A few assessments back I ran into a web app that made libral use of websockets. Now it’s been a while since encountering an app that makes use of websockets for such a large portion of it’s content and I’d forgotten what a PITA it can be trying to intercept and replay websocket requests.
Seeing as it was a web app assessment I naturally turned to trusty Burp Suite Pro. Burp has supported websockets for a long while now, but far as I could find, this support only allowed you to intercept websocket requests and view/modify them. There was no option to set intercept rules based on websocket content, and also no options for replaying a specific websocket frame or using a frame with Intruder.
To help fill the gap of these missing functions I quickly slapped together a websocket proxy that can be used as an upstream proxy by Burp. This means we could use Burp for the awesome interception and standard HTTP tricks it can do, and we use the websocket proxy to do the ‘repeater’ and ‘intruder’ component.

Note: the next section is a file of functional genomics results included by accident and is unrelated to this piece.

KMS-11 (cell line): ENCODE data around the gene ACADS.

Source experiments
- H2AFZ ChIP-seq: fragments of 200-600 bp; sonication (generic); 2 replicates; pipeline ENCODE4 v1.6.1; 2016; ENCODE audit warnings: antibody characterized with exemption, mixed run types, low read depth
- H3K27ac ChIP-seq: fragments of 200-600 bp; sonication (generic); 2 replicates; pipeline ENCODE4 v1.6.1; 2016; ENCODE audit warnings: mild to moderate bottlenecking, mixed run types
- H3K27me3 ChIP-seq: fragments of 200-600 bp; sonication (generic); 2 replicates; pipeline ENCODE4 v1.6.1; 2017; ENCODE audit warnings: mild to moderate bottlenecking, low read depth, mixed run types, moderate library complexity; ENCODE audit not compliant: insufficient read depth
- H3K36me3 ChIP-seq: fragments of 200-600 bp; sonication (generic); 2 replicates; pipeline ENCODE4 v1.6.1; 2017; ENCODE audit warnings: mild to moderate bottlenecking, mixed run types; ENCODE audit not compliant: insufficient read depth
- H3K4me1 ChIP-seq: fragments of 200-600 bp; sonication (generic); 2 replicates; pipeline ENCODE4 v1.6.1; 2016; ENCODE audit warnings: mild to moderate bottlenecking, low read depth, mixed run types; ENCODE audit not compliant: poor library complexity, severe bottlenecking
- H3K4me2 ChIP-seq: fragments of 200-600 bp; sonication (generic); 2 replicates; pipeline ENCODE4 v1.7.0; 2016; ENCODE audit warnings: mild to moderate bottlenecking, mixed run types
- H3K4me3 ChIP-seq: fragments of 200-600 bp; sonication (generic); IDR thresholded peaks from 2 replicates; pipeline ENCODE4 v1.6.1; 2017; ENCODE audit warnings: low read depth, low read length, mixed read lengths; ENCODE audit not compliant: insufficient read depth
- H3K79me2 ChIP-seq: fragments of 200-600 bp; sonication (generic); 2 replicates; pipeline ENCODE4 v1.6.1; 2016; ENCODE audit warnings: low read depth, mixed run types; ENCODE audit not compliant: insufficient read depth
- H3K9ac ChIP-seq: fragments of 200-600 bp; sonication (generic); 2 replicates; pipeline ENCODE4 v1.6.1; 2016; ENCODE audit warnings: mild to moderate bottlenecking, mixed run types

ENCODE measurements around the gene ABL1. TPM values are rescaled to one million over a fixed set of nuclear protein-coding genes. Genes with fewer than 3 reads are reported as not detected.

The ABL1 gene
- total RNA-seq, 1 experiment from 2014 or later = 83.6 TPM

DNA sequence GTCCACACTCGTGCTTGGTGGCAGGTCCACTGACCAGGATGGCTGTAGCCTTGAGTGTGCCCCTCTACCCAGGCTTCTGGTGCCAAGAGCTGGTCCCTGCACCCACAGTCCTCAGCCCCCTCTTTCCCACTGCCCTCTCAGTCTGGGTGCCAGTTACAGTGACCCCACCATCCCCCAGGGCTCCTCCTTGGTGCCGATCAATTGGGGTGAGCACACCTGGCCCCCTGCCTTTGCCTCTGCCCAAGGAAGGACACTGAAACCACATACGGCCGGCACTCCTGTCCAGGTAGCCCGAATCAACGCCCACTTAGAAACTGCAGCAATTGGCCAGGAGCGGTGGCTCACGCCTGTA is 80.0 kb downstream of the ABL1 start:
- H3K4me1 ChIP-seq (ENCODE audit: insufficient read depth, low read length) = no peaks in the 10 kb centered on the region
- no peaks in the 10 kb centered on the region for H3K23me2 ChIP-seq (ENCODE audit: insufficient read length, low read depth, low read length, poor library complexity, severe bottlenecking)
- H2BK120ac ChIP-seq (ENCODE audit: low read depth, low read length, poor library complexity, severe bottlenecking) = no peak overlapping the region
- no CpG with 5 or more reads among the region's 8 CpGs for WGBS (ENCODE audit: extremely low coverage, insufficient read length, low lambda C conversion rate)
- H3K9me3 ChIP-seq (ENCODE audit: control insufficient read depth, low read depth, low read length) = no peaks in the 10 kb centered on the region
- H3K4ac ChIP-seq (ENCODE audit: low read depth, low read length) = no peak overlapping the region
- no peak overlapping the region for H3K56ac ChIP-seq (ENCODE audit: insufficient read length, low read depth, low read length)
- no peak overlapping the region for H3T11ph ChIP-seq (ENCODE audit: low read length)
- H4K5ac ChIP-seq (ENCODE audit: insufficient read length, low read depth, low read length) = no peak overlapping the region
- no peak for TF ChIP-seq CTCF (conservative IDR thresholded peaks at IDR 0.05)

I’ve written a full post about this over at the SensePost blog https://www.sensepost.com/blog/2015/another-intercepting-proxy/.
So if you are interested in some more of the technical details / screenshots, head over there.
The proxy is available on github at: github.com/staaldraad/wsproxy.
Please feel free to let me know about any bugs and updates are very welcome. Hopefully this is useful to someone else down the line.
A quick note about websockets and the ‘repeater’, yes it isn’t a true repeater as it creates a new websocket channel, however, since websockets have no idea of authentication and tend to use standard HTTP tricks for sessions, it allows us to do a fairly decent job. Websockets can also consist of binary data, currently the proxy doesn’t allow you to view or repeat this type of traffic. Text data (usually just JSON) will work fine.